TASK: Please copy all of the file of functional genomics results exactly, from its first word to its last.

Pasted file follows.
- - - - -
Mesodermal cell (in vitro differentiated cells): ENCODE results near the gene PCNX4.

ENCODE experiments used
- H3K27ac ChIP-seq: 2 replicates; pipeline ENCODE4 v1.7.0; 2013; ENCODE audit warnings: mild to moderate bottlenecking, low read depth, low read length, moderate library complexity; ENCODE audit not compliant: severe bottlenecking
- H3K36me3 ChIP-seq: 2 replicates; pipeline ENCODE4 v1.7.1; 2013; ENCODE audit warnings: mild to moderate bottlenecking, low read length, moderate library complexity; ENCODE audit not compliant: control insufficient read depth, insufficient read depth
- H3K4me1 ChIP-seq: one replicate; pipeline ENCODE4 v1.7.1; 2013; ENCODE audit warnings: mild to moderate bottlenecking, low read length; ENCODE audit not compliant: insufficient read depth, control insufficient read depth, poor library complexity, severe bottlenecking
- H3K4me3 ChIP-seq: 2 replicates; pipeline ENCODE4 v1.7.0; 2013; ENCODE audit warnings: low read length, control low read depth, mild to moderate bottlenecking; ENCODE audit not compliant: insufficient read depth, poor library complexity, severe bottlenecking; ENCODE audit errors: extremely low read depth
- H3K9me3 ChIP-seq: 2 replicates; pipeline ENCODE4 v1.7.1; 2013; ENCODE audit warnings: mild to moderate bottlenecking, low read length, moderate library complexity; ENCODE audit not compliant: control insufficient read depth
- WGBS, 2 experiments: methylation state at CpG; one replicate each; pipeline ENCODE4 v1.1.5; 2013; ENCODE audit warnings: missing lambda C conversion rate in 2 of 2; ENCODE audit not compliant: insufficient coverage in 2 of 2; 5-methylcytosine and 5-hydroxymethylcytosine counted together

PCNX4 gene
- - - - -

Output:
Mesodermal cell (in vitro differentiated cells): ENCODE results near the gene PCNX4.

ENCODE experiments used
- H3K27ac ChIP-seq: 2 replicates; pipeline ENCODE4 v1.7.0; 2013; ENCODE audit warnings: mild to moderate bottlenecking, low read depth, low read length, moderate library complexity; ENCODE audit not compliant: severe bottlenecking
- H3K36me3 ChIP-seq: 2 replicates; pipeline ENCODE4 v1.7.1; 2013; ENCODE audit warnings: mild to moderate bottlenecking, low read length, moderate library complexity; ENCODE audit not compliant: control insufficient read depth, insufficient read depth
- H3K4me1 ChIP-seq: one replicate; pipeline ENCODE4 v1.7.1; 2013; ENCODE audit warnings: mild to moderate bottlenecking, low read length; ENCODE audit not compliant: insufficient read depth, control insufficient read depth, poor library complexity, severe bottlenecking
- H3K4me3 ChIP-seq: 2 replicates; pipeline ENCODE4 v1.7.0; 2013; ENCODE audit warnings: low read length, control low read depth, mild to moderate bottlenecking; ENCODE audit not compliant: insufficient read depth, poor library complexity, severe bottlenecking; ENCODE audit errors: extremely low read depth
- H3K9me3 ChIP-seq: 2 replicates; pipeline ENCODE4 v1.7.1; 2013; ENCODE audit warnings: mild to moderate bottlenecking, low read length, moderate library complexity; ENCODE audit not compliant: control insufficient read depth
- WGBS, 2 experiments: methylation state at CpG; one replicate each; pipeline ENCODE4 v1.1.5; 2013; ENCODE audit warnings: missing lambda C conversion rate in 2 of 2; ENCODE audit not compliant: insufficient coverage in 2 of 2; 5-methylcytosine and 5-hydroxymethylcytosine counted together

PCNX4 gene